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Mum's 24 Hours After Birth - Everything You Need To Know

You’re always reading loads of articles about what happens before, during and after a pregnancy. Have you ever wondered what happens immediately after you’ve given birth, though? What changes happen in your body, how you feel and exactly what goes on 24 hours after you’ve given birth? Read on to know more!

What Happens Immediately After?

Well, your baby, as soon as it’s born, is brought up to your chest for skin-to-skin contact. Your vagina might be checked to see if you have any tears that need repairing. Soon, you might have to breastfeed your baby for the first time.

What Happens To My Body and How Will I Feel?

- Depending on how your delivery has gone, you might feel a range of emotions washing over you. Your feelings might range from happy, jubilant, exhausted, sad, exhausted, drained or maybe all of them at once!

- You might bleed from your vagina. This is known as ‘lochia’ and is perfectly normal. For the first 24 hours, this blood flow is similar to that during a heavy period, meaning you’ll have a heavy flow and might pass some clots. But this is normal, as you might bleed for the next 4 to 6 weeks. There is nothing to worry about.

- Some women might experience pain in the uterus as the uterus might try to shrink to its original size prior to pregnancy. The pain might range from labour pain to mild-to-moderate period pain. If this is your second or third pregnancy, this pain might be slightly more for you. You can ease your pain by placing a warm pack on your back or belly. You can even ask for pain relief.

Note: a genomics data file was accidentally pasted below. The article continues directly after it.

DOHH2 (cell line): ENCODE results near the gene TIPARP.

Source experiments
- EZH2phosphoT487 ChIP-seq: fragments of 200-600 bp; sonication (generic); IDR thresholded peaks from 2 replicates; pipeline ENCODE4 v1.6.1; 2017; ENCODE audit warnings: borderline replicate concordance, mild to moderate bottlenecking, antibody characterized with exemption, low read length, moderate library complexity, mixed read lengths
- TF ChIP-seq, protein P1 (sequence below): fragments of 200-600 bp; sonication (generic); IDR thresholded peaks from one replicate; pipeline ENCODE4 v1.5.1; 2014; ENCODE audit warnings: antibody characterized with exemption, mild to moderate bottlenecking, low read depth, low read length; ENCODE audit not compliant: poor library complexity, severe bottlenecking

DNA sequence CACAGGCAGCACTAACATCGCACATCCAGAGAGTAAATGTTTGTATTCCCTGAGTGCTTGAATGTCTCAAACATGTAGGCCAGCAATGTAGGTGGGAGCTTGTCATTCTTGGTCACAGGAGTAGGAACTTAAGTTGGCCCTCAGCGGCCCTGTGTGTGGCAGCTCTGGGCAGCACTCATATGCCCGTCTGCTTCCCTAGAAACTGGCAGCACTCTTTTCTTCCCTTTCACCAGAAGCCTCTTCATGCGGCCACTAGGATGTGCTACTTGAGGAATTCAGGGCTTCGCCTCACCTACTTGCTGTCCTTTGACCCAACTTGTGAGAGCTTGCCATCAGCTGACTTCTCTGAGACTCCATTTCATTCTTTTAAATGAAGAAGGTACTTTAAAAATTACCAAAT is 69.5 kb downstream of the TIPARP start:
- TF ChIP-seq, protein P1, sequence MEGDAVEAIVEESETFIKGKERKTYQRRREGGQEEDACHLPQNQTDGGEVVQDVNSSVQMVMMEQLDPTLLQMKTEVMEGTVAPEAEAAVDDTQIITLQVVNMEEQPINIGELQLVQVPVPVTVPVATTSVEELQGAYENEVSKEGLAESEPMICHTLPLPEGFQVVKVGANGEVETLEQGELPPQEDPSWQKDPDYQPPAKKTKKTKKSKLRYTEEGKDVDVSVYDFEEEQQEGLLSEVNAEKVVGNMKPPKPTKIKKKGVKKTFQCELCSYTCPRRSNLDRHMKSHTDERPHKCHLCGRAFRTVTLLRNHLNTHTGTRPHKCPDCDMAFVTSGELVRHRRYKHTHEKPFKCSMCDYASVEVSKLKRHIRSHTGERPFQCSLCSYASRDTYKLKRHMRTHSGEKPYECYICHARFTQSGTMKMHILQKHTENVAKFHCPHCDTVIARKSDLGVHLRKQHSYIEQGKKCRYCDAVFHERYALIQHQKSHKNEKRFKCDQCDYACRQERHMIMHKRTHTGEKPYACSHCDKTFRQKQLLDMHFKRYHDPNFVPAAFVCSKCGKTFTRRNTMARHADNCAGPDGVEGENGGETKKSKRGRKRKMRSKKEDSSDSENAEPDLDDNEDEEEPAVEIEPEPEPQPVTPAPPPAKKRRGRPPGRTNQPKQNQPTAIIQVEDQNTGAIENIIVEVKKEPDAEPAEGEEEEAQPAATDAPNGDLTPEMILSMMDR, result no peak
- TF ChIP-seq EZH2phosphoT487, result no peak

- Your perineum might even be swollen. To help this you can do the following - rest, lie down, apply an ice pack for 20 minutes every 2-4 hours, wear firm underwear and 2-3 maternity pads for extra support, and exercise as soon as you comfortably can. If your perineum is still painful, then you can ask your doctor for pain relief medication. The stitches will dissolve within 1-2 weeks. Wash the area normally and gently pat it dry. Drink a lot of water and eat plenty of fibre so your stools can easily pass through and are soft. Avoid straining on the toilet. Ask for laxatives if you become constipated.

- Your breast will start producing colostrum in order to feed your baby. Usually, it will only be in small amounts, as your tummy would also be small in size.

When Do I Go Home?

If you’ve had a normal delivery in a government or public hospital, then you might go home within 24 hours. A private hospital usually allows you to stay for longer.

If you have had a Cesarean delivery, then you might have to stay back in the hospital for longer.

Consult your doctor in case you need medical attention. We have written this with an average in mind. As every mom is different, every mom’s reaction and response to a delivery will be different, so do ensure you consult your doctor for every move of yours.

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